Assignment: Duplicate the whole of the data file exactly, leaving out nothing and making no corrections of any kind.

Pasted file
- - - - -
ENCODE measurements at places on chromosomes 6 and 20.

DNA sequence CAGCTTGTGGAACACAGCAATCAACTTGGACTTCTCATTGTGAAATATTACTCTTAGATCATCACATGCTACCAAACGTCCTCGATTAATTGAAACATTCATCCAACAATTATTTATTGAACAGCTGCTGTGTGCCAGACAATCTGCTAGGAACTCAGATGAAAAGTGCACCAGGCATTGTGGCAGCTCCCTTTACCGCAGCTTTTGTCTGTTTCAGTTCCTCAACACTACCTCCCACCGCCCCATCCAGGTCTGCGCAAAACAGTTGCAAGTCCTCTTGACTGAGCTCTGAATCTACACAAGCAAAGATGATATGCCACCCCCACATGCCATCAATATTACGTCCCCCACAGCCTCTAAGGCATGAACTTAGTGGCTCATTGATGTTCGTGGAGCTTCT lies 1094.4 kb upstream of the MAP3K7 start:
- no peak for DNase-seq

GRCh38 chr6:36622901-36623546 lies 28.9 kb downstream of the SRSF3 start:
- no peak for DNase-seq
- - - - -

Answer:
ENCODE measurements at places on chromosomes 6 and 20.

DNA sequence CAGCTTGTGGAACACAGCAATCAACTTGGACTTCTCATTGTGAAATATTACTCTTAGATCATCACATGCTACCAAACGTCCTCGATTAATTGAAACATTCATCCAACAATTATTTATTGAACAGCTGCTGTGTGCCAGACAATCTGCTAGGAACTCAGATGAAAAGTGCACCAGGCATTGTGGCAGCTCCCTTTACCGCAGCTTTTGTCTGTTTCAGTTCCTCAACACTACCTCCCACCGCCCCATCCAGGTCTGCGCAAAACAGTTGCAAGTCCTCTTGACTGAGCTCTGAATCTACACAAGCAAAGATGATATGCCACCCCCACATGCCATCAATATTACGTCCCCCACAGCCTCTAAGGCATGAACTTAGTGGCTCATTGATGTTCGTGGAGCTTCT lies 1094.4 kb upstream of the MAP3K7 start:
- no peak for DNase-seq

GRCh38 chr6:36622901-36623546 lies 28.9 kb downstream of the SRSF3 start:
- no peak for DNase-seq